A Lotus Esprit S4s from 1995 with a 2.2 liter engine, less than half the size of your 1998 Mustang, had 300bhp, almost 50% more than the Mustang.

Comment Re:Not really news (Score 1) 721

Diesel engines have better efficiency only because compression ratio is higher. The loss from the pressure drop due to the throttle is relatively small compared to the loss due to the compression ratio.
With the same compression ratio, a diesel engine is far less efficient than a gasoline one, but (until now) there were no gasoline engine with the same compression ration as the diesel ones.

Comment Re:Any engine technicians around to translate? (Score 3, Informative) 721

Efficiency of gasoline is better than oil in the same conditions. But diesel engines have much higher compression ratios (needed to burn the oil and give the self combustion). The problem with gasoline is/was that you could not get those compression ratios until now without explosion or engine melt.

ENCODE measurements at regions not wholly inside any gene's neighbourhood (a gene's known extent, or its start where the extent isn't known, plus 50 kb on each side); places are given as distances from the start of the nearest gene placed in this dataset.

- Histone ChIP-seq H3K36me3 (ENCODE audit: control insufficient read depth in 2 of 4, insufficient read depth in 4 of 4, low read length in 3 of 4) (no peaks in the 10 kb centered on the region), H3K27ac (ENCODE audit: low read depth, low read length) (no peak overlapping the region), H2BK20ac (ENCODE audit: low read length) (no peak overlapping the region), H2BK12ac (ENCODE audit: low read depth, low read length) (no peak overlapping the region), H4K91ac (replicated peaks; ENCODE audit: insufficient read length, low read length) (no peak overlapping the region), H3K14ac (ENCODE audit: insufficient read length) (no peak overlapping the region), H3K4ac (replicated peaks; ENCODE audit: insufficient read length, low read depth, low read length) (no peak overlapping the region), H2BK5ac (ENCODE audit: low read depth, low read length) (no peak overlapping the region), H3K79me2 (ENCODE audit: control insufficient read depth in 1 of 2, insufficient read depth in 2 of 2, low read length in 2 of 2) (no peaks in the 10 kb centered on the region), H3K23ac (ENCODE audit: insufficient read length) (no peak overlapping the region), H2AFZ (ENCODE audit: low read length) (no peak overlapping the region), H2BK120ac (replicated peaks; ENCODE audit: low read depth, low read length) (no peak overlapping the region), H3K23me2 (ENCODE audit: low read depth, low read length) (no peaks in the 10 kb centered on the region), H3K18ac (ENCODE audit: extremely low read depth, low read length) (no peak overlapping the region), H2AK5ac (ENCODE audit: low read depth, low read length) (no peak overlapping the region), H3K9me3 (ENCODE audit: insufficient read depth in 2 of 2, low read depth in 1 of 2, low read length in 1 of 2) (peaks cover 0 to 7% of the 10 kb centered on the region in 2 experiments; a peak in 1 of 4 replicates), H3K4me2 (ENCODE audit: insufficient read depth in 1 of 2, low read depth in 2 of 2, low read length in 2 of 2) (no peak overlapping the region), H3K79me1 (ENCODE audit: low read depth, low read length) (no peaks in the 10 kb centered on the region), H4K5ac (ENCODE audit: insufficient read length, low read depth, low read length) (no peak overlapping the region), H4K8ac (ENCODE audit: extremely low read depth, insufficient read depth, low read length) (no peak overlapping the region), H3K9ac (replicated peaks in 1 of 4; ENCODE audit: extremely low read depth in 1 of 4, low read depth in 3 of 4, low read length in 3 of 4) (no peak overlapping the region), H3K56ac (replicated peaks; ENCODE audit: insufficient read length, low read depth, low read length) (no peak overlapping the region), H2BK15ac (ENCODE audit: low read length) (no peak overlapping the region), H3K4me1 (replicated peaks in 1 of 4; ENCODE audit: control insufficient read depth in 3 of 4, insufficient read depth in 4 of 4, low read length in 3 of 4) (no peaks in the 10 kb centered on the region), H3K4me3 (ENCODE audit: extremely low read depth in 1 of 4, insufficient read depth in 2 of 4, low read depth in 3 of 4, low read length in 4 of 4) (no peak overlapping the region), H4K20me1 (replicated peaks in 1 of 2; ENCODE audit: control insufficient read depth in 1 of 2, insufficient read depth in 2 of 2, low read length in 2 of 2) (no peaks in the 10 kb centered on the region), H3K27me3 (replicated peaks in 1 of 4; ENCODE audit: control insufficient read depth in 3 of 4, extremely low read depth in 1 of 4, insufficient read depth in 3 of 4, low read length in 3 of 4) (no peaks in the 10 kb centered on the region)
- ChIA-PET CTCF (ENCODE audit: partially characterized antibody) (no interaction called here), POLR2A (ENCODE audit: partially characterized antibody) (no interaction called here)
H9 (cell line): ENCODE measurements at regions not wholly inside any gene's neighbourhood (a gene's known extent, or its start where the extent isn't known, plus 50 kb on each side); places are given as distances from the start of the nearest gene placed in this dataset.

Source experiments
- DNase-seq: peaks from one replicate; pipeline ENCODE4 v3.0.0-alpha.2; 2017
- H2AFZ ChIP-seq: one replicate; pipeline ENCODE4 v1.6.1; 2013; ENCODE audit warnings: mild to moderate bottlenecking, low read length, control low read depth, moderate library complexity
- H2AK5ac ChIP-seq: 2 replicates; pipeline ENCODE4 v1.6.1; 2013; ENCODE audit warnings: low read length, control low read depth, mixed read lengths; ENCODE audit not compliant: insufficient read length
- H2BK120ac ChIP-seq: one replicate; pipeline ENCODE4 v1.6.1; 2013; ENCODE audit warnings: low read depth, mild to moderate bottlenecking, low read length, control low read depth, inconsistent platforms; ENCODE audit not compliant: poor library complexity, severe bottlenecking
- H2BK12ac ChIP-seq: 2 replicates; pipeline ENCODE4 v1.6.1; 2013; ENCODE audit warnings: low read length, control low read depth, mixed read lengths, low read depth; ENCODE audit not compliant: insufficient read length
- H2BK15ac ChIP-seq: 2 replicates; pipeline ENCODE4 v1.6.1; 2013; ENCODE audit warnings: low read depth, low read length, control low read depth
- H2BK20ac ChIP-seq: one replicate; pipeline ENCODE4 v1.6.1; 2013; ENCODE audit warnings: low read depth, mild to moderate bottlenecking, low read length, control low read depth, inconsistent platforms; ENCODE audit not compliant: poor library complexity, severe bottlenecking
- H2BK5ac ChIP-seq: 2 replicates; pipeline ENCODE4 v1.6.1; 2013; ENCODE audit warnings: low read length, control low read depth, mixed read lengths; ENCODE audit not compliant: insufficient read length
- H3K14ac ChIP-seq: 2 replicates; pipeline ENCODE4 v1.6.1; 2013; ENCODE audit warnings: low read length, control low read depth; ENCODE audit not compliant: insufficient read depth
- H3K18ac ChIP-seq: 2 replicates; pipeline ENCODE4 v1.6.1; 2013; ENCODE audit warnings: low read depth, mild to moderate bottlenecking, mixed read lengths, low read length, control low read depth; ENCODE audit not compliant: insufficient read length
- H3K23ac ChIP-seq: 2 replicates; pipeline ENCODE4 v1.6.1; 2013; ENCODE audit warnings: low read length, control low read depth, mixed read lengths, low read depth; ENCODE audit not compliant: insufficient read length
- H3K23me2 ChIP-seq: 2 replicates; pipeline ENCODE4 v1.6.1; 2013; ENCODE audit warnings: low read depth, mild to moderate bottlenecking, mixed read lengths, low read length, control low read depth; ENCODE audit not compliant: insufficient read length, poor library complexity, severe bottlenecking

Sorry for the simplification :)

Comment Re:What's the advantage over diesel? (Score 2) 721

Gasoline is more efficient than oil in the same conditions. The problem is (or was in this case), the 2 types of engines cannot run in the same conditions, you can get more compression ratios with oil and it needs it to burn. Previous attempts at making a gasoline engine with a very high compression ratio like the diesel one resulted in explosions or melted engines.
Also, when you produce 1 liter of oil, you also produce some gasoline (even more than a liter if I recall correctly). So both should still coexist.